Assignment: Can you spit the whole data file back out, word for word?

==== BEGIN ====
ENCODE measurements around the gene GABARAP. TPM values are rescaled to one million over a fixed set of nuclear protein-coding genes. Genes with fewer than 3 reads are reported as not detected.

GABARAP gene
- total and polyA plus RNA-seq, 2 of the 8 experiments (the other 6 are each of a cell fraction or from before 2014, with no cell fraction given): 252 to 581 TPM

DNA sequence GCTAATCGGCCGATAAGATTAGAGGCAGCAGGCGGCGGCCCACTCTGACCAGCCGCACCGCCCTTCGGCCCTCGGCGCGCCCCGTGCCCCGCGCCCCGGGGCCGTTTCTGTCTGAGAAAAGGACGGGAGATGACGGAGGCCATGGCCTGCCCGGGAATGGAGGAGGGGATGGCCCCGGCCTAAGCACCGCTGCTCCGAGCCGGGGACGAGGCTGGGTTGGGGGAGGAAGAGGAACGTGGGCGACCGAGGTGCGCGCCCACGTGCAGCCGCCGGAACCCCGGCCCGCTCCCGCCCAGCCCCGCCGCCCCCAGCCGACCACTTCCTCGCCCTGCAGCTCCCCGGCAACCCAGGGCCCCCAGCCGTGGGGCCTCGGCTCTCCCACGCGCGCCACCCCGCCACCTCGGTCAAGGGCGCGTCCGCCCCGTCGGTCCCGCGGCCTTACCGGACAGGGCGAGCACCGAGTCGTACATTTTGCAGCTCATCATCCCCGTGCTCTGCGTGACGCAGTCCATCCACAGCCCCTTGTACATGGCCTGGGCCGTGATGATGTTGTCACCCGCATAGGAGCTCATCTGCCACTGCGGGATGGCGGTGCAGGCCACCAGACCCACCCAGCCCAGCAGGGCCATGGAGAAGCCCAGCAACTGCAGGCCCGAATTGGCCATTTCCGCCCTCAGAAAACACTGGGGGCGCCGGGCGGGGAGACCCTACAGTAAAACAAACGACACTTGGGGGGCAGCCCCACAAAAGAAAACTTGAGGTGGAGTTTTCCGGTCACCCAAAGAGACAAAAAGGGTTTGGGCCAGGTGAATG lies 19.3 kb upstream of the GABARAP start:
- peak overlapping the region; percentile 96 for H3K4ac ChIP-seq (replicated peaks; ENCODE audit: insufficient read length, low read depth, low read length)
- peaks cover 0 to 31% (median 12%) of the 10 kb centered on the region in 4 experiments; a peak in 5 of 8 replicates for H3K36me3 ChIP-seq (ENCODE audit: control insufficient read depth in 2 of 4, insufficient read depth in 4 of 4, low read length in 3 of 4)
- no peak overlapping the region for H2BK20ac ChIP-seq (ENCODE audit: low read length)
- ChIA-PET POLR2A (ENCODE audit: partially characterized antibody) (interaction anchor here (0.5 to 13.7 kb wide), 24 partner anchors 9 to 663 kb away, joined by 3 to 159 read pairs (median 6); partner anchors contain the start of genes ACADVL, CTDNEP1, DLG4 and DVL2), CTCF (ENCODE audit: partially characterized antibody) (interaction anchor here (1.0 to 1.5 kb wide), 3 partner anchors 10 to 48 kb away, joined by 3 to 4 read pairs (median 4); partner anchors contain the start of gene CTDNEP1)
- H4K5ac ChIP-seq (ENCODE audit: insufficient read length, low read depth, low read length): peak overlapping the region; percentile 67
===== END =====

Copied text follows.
ENCODE measurements around the gene GABARAP. TPM values are rescaled to one million over a fixed set of nuclear protein-coding genes. Genes with fewer than 3 reads are reported as not detected.

GABARAP gene
- total and polyA plus RNA-seq, 2 of the 8 experiments (the other 6 are each of a cell fraction or from before 2014, with no cell fraction given): 252 to 581 TPM

DNA sequence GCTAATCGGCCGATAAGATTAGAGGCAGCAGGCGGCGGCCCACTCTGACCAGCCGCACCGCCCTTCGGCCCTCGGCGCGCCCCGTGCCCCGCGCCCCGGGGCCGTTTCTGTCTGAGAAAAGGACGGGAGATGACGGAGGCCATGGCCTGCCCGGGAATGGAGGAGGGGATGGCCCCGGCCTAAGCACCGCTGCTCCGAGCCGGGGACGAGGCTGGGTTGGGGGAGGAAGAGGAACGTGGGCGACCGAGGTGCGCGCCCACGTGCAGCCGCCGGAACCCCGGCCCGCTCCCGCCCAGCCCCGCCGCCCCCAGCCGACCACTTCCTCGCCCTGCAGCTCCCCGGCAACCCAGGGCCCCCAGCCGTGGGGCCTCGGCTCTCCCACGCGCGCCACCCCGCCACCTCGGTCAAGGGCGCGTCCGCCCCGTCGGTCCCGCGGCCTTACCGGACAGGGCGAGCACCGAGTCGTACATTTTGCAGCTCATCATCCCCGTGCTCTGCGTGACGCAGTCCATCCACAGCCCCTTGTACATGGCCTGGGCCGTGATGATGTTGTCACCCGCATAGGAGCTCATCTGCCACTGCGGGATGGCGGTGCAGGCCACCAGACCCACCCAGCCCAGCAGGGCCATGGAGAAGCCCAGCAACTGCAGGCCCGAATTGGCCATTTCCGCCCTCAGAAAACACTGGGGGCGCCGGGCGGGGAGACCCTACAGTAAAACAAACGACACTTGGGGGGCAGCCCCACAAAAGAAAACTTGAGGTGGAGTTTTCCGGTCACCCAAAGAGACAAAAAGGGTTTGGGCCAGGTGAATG lies 19.3 kb upstream of the GABARAP start:
- peak overlapping the region; percentile 96 for H3K4ac ChIP-seq (replicated peaks; ENCODE audit: insufficient read length, low read depth, low read length)
- peaks cover 0 to 31% (median 12%) of the 10 kb centered on the region in 4 experiments; a peak in 5 of 8 replicates for H3K36me3 ChIP-seq (ENCODE audit: control insufficient read depth in 2 of 4, insufficient read depth in 4 of 4, low read length in 3 of 4)
- no peak overlapping the region for H2BK20ac ChIP-seq (ENCODE audit: low read length)
- ChIA-PET POLR2A (ENCODE audit: partially characterized antibody) (interaction anchor here (0.5 to 13.7 kb wide), 24 partner anchors 9 to 663 kb away, joined by 3 to 159 read pairs (median 6); partner anchors contain the start of genes ACADVL, CTDNEP1, DLG4 and DVL2), CTCF (ENCODE audit: partially characterized antibody) (interaction anchor here (1.0 to 1.5 kb wide), 3 partner anchors 10 to 48 kb away, joined by 3 to 4 read pairs (median 4); partner anchors contain the start of gene CTDNEP1)
- H4K5ac ChIP-seq (ENCODE audit: insufficient read length, low read depth, low read length): peak overlapping the region; percentile 67